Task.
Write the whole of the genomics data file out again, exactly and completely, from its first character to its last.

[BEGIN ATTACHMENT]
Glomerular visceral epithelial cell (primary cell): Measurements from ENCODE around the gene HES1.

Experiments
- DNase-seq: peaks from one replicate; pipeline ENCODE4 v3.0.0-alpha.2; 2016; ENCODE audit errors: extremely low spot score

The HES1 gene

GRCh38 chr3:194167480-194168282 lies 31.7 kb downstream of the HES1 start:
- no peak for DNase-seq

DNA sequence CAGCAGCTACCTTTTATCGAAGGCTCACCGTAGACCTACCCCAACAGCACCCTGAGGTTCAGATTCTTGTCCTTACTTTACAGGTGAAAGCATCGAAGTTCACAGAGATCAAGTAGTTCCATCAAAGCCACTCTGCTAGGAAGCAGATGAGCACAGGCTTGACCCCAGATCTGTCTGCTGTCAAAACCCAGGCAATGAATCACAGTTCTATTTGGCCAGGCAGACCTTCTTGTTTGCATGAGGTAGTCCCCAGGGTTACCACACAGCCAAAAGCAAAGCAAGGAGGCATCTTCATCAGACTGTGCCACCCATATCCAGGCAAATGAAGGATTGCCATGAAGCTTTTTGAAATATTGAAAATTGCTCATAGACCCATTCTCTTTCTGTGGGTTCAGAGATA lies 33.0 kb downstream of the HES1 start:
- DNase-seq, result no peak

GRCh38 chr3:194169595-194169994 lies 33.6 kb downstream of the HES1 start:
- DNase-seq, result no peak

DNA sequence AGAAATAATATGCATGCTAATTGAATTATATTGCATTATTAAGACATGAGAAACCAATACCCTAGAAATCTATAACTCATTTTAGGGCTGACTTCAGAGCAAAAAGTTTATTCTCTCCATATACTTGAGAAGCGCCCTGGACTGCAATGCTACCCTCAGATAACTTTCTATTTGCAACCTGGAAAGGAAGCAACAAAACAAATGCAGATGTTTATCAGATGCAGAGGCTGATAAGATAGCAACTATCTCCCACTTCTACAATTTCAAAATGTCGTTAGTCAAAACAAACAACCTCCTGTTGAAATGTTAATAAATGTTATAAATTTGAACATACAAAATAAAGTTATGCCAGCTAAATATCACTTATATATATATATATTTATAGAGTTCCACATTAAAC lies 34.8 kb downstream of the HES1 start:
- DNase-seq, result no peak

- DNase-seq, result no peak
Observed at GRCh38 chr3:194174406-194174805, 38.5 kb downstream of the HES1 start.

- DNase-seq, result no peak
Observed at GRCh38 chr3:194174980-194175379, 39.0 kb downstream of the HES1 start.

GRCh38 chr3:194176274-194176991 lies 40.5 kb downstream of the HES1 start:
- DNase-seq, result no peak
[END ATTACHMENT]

Glomerular visceral epithelial cell (primary cell): Measurements from ENCODE around the gene HES1.

Experiments
- DNase-seq: peaks from one replicate; pipeline ENCODE4 v3.0.0-alpha.2; 2016; ENCODE audit errors: extremely low spot score

The HES1 gene

GRCh38 chr3:194167480-194168282 lies 31.7 kb downstream of the HES1 start:
- no peak for DNase-seq

DNA sequence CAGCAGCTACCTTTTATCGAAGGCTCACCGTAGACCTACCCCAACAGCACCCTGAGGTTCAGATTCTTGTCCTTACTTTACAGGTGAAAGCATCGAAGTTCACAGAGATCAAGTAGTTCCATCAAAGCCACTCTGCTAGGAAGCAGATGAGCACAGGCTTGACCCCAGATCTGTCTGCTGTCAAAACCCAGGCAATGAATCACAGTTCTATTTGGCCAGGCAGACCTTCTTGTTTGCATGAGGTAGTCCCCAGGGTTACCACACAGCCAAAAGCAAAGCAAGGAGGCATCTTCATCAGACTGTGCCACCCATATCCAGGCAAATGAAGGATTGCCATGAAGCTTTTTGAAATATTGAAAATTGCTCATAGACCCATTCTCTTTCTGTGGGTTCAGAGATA lies 33.0 kb downstream of the HES1 start:
- DNase-seq, result no peak

GRCh38 chr3:194169595-194169994 lies 33.6 kb downstream of the HES1 start:
- DNase-seq, result no peak

DNA sequence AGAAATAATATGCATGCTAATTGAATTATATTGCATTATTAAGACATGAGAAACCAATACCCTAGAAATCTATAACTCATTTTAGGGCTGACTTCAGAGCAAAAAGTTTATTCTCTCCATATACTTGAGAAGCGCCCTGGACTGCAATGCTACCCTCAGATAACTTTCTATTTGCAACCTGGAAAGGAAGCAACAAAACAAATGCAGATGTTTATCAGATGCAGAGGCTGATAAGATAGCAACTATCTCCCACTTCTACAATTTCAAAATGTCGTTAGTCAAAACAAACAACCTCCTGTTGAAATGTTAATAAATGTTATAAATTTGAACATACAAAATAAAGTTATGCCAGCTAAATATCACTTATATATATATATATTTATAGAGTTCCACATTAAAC lies 34.8 kb downstream of the HES1 start:
- DNase-seq, result no peak

- DNase-seq, result no peak
Observed at GRCh38 chr3:194174406-194174805, 38.5 kb downstream of the HES1 start.

- DNase-seq, result no peak
Observed at GRCh38 chr3:194174980-194175379, 39.0 kb downstream of the HES1 start.

GRCh38 chr3:194176274-194176991 lies 40.5 kb downstream of the HES1 start:
- DNase-seq, result no peak